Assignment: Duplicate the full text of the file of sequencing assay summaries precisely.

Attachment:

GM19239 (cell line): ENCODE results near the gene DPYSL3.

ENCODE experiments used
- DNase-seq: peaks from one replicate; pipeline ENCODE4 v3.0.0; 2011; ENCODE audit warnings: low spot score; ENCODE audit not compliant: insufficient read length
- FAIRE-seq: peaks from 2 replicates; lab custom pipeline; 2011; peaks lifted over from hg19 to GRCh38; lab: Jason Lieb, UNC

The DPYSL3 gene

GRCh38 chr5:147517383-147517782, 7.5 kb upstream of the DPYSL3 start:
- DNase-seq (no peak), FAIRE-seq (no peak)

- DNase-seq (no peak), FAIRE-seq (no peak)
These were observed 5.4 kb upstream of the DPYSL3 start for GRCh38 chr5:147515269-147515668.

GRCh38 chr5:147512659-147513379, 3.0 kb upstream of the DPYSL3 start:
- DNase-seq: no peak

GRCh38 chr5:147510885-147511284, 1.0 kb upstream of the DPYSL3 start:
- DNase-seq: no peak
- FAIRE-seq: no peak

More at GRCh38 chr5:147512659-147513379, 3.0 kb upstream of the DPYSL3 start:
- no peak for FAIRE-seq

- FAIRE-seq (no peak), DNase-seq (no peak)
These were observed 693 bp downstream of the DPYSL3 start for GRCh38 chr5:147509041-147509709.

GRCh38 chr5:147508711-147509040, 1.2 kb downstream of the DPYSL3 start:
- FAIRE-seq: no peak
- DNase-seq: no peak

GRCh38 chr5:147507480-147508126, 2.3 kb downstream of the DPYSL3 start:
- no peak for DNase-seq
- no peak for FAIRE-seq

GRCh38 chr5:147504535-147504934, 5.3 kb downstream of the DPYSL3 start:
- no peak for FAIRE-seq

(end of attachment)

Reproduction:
GM19239 (cell line): ENCODE results near the gene DPYSL3.

ENCODE experiments used
- DNase-seq: peaks from one replicate; pipeline ENCODE4 v3.0.0; 2011; ENCODE audit warnings: low spot score; ENCODE audit not compliant: insufficient read length
- FAIRE-seq: peaks from 2 replicates; lab custom pipeline; 2011; peaks lifted over from hg19 to GRCh38; lab: Jason Lieb, UNC

The DPYSL3 gene

GRCh38 chr5:147517383-147517782, 7.5 kb upstream of the DPYSL3 start:
- DNase-seq (no peak), FAIRE-seq (no peak)

- DNase-seq (no peak), FAIRE-seq (no peak)
These were observed 5.4 kb upstream of the DPYSL3 start for GRCh38 chr5:147515269-147515668.

GRCh38 chr5:147512659-147513379, 3.0 kb upstream of the DPYSL3 start:
- DNase-seq: no peak

GRCh38 chr5:147510885-147511284, 1.0 kb upstream of the DPYSL3 start:
- DNase-seq: no peak
- FAIRE-seq: no peak

More at GRCh38 chr5:147512659-147513379, 3.0 kb upstream of the DPYSL3 start:
- no peak for FAIRE-seq

- FAIRE-seq (no peak), DNase-seq (no peak)
These were observed 693 bp downstream of the DPYSL3 start for GRCh38 chr5:147509041-147509709.

GRCh38 chr5:147508711-147509040, 1.2 kb downstream of the DPYSL3 start:
- FAIRE-seq: no peak
- DNase-seq: no peak

GRCh38 chr5:147507480-147508126, 2.3 kb downstream of the DPYSL3 start:
- no peak for DNase-seq
- no peak for FAIRE-seq

GRCh38 chr5:147504535-147504934, 5.3 kb downstream of the DPYSL3 start:
- no peak for FAIRE-seq